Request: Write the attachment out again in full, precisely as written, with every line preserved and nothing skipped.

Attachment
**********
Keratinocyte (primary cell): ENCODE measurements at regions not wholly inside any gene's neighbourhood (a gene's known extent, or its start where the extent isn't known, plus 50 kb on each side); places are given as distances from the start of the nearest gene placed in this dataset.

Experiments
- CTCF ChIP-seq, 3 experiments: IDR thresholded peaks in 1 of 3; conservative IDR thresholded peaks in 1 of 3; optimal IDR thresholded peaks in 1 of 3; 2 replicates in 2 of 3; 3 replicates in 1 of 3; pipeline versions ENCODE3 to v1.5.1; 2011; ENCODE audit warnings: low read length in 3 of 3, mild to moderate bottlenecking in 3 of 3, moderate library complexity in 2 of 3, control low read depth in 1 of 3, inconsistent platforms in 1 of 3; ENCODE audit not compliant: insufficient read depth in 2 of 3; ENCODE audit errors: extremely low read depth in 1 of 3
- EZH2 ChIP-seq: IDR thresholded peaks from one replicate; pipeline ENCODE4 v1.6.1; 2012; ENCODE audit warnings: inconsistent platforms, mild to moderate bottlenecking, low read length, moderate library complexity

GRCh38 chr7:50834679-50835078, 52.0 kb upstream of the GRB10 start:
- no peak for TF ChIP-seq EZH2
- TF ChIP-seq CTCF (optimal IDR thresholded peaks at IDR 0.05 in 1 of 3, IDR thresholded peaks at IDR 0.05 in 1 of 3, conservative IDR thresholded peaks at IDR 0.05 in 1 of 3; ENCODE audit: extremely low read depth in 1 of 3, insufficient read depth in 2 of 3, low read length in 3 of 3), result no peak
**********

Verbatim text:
Keratinocyte (primary cell): ENCODE measurements at regions not wholly inside any gene's neighbourhood (a gene's known extent, or its start where the extent isn't known, plus 50 kb on each side); places are given as distances from the start of the nearest gene placed in this dataset.

Experiments
- CTCF ChIP-seq, 3 experiments: IDR thresholded peaks in 1 of 3; conservative IDR thresholded peaks in 1 of 3; optimal IDR thresholded peaks in 1 of 3; 2 replicates in 2 of 3; 3 replicates in 1 of 3; pipeline versions ENCODE3 to v1.5.1; 2011; ENCODE audit warnings: low read length in 3 of 3, mild to moderate bottlenecking in 3 of 3, moderate library complexity in 2 of 3, control low read depth in 1 of 3, inconsistent platforms in 1 of 3; ENCODE audit not compliant: insufficient read depth in 2 of 3; ENCODE audit errors: extremely low read depth in 1 of 3
- EZH2 ChIP-seq: IDR thresholded peaks from one replicate; pipeline ENCODE4 v1.6.1; 2012; ENCODE audit warnings: inconsistent platforms, mild to moderate bottlenecking, low read length, moderate library complexity

GRCh38 chr7:50834679-50835078, 52.0 kb upstream of the GRB10 start:
- no peak for TF ChIP-seq EZH2
- TF ChIP-seq CTCF (optimal IDR thresholded peaks at IDR 0.05 in 1 of 3, IDR thresholded peaks at IDR 0.05 in 1 of 3, conservative IDR thresholded peaks at IDR 0.05 in 1 of 3; ENCODE audit: extremely low read depth in 1 of 3, insufficient read depth in 2 of 3, low read length in 3 of 3), result no peak